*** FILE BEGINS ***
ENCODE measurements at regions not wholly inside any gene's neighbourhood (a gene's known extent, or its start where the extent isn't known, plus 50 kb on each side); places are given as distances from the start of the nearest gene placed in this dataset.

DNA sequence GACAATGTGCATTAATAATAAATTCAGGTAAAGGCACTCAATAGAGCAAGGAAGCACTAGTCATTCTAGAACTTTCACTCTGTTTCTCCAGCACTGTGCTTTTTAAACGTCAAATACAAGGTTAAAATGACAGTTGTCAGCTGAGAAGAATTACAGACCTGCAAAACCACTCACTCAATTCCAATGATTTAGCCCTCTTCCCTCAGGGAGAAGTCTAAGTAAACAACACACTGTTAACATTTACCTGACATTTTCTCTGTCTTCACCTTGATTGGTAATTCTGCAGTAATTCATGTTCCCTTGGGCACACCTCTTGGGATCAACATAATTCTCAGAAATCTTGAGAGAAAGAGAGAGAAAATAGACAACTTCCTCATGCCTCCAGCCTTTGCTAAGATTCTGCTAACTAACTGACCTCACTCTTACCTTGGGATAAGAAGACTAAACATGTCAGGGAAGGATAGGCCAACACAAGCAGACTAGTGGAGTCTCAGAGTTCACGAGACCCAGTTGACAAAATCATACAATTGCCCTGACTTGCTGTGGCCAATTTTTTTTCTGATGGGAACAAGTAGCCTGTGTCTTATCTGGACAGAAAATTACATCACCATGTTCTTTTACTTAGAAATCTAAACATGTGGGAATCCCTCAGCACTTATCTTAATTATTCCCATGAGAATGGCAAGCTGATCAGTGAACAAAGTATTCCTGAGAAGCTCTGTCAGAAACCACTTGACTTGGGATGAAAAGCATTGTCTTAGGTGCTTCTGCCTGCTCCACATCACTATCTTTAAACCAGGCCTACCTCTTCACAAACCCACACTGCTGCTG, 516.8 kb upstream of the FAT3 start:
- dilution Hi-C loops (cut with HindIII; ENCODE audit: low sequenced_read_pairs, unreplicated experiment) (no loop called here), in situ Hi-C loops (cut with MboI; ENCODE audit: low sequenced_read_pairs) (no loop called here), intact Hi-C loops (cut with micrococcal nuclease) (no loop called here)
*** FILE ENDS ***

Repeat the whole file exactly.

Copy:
ENCODE measurements at regions not wholly inside any gene's neighbourhood (a gene's known extent, or its start where the extent isn't known, plus 50 kb on each side); places are given as distances from the start of the nearest gene placed in this dataset.

DNA sequence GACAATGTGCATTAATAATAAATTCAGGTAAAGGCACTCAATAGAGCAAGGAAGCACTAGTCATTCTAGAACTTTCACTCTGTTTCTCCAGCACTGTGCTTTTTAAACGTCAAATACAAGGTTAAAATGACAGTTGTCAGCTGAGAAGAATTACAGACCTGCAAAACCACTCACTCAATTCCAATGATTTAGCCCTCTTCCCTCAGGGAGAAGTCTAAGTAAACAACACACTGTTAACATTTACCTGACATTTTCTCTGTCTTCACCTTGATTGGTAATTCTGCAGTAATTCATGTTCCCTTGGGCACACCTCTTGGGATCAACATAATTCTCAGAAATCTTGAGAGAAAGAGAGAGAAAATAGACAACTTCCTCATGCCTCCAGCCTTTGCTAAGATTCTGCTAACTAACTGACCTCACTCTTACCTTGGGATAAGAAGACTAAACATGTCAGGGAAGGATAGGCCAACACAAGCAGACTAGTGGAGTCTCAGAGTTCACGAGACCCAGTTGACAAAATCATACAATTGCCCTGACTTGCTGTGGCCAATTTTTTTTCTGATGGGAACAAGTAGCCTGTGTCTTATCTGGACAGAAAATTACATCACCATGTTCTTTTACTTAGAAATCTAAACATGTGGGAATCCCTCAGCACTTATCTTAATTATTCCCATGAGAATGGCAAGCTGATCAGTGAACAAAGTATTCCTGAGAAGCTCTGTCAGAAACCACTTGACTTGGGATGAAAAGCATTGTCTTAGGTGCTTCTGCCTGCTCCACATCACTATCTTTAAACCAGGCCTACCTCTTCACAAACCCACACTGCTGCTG, 516.8 kb upstream of the FAT3 start:
- dilution Hi-C loops (cut with HindIII; ENCODE audit: low sequenced_read_pairs, unreplicated experiment) (no loop called here), in situ Hi-C loops (cut with MboI; ENCODE audit: low sequenced_read_pairs) (no loop called here), intact Hi-C loops (cut with micrococcal nuclease) (no loop called here)